If coronavirus restrictions end prematurely, 'President Trump will have blood on his hands,' public health expert says
Remember when he was told to not look directly into the eclipse?
Here’s to hoping he is just as personally incautious about pandemics.
Canada is looking f’ing sexy nowadays.
P.S. if I was in my 20’s or 30’s I’d get the hell out’a the USA, STAT!
Your lips to Dog’s ears!
Dr. Keith Martin, who heads the Consortium of Universities for Global Health
Notice that the failing New York Times neglects to report that Dr. Martin’s uncle didn’t even attend M.I.T.!
Right… like massively botching the coronavirus response and making a runaway pandemic inevitable doesn’t yet qualify Traitor Trump as a goddamn murderer.
For some reason this comes to mind…
This factoid is extremely misleading, for a few reasons.
A) A single day of war counts for the whole year Consider WWII. According to the metric used by this claim, it lasted five years (1941-1945). But war was declared in December 1941, and V-J Day was in August 45. So, in fact, there were less than four years of war there.
B) It defines everything as a war. The list this claim is based off of seems to think that everything with the name “war” in it is actually a war. So there are years where “the Texas-Indian Wars” (a series of skirmishes between Texan settlers and natives, often not involving the military) is the only war listed. Oddly, 1844 is one of these years, which was before Texas was annexed to the US. (This was December 29, 1845, so, according to point A, the first 362 days of the year would count as part of the US being at war).
C) Seriously, everything is a war to this guy. There are 14 years where “The Banana Wars” is the only war listed. While the military was involved, calling this a war is a stretch. Also, the “Anti-Piracy Wars” was just the navy protecting trade routes from literal pirates. The entire stretch from 1819-1824 only lists the Anti-Piracy Wars and/or the Yellowstone Expedition as wars. (Because the Yellowstone Expedition was intended to build a military fort, therefore it’s a war).
Hopefully they are just as considerate of others as Rand Paul. (They are checking temperatures, but apparently that’s mainly medical security theater.)
If he wipes that blood out of his eyes, he’ll definitely get it on his hands, and also coronavirus.
I’ve heard Canada is going to build a wall and make USA pay for it.
my gosh $6 Trillion dollars, how are republicans going to tax cut their way out of that for the next decade
While you’re not wrong, and the link above does overstate it, you’re not really accepting the point that the standard operating procedure for the entire history of your country has been to murder people, often to enable some powerful people to make more money.
Those Banana Wars you dismiss lasted for almost the entire first half of the 20th century, and are an example of private interests using the US military for their own gain.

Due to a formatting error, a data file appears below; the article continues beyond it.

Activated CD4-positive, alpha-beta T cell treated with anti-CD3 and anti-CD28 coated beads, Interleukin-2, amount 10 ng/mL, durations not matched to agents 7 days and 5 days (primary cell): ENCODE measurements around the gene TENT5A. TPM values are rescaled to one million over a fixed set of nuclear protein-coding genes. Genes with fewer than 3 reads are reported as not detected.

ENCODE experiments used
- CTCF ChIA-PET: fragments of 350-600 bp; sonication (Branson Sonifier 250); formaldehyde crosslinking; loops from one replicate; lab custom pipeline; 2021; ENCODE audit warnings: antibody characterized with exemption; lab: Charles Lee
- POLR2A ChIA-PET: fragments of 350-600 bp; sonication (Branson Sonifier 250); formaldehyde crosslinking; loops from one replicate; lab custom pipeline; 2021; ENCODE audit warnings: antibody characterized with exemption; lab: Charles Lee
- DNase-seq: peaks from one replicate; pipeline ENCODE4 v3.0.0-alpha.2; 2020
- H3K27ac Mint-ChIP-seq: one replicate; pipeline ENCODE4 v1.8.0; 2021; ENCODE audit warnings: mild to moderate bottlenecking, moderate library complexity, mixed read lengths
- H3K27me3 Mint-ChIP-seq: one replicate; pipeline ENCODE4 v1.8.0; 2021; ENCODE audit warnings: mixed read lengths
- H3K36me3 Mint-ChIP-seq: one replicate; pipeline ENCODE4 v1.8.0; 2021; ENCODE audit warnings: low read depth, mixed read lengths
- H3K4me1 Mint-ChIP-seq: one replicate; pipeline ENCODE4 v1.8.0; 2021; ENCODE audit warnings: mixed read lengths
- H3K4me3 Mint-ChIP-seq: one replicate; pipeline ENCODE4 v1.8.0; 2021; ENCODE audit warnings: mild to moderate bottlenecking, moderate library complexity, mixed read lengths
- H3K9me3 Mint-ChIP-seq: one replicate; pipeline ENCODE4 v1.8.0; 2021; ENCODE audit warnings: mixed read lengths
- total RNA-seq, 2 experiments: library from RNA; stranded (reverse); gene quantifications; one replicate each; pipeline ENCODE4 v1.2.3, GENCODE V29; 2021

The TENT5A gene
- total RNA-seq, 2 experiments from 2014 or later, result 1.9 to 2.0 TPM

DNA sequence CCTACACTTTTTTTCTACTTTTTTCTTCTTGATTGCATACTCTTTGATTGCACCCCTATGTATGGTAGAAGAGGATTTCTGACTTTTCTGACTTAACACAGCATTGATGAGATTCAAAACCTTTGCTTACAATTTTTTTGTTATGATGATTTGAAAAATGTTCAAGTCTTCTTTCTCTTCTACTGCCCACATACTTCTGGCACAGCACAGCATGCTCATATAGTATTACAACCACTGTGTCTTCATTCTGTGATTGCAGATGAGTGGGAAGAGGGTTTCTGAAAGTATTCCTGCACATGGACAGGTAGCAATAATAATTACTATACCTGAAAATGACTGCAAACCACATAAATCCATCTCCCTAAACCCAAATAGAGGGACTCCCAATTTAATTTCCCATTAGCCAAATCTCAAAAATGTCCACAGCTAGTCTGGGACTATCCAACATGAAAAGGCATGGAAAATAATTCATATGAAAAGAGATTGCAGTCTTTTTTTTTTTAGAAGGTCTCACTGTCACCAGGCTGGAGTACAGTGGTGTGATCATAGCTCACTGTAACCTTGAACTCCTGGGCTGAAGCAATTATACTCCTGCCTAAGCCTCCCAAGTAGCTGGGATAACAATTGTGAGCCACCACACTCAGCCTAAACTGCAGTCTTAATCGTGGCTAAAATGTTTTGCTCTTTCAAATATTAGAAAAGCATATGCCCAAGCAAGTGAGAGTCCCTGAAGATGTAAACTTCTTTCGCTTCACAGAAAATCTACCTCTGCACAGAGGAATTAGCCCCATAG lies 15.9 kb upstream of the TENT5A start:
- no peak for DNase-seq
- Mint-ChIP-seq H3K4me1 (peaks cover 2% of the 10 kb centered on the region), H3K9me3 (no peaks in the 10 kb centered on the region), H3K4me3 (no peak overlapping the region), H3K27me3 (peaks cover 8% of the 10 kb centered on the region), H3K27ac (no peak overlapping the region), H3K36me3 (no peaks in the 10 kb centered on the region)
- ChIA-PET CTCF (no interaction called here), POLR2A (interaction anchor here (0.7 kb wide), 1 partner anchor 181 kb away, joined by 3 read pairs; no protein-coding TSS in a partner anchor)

You should read Smedley Butler’s book “War is a Racket”.
I completely accept that. I’m not trying to defend the US’s actions in the Banana Wars or any of the multitude of Indian Wars. The list is still click-baity hyperbole that uses definitions that no historian (or even average reader) would use to make a point in a way that depends on the reader being unaware of this idiosyncratic usage. Basically, you’d go away from the link with a worse understanding of US history if you took the claims at face value. US military policy towards Latin America, our one-time territorial possessions, and the native inhabitants has been atrocious. Simply calling them wars, especially when they weren’t, deprioritizes all the non-military (esp. economic and legal) exploitation.
I don’t think calling those wars other names makes much difference to the millions of Latin Americans murdered and enslaved by the US military for cheap bananas (or cocaine or whatever).
I agree. But calling them wars in this context is reductive to the point of being misleading. The question here isn’t what historians or the general public should call the Banana Wars, but rather that this particular list is presenting it to readers in a way that is misleading. This has been my only point. That, as historical claims, this list is very inaccurate.
That is not entirely representational.
We were fucking highly effective at being slavers, too.
Fair enough, but I think that every time a country sends it’s military to kill all the bison, or move a whole nation 1,000 miles away from their homes, or prevent a country electing the leaders they want, it ought to be called a war.
But maybe the list should be titled “For almost it’s entire history the United States has been murdering people for profit”.
“For almost it’s entire history the United States has been murdering people for profit”.
Not to worry, he will wipe them off on someone else. Maybe “the Chinese” ?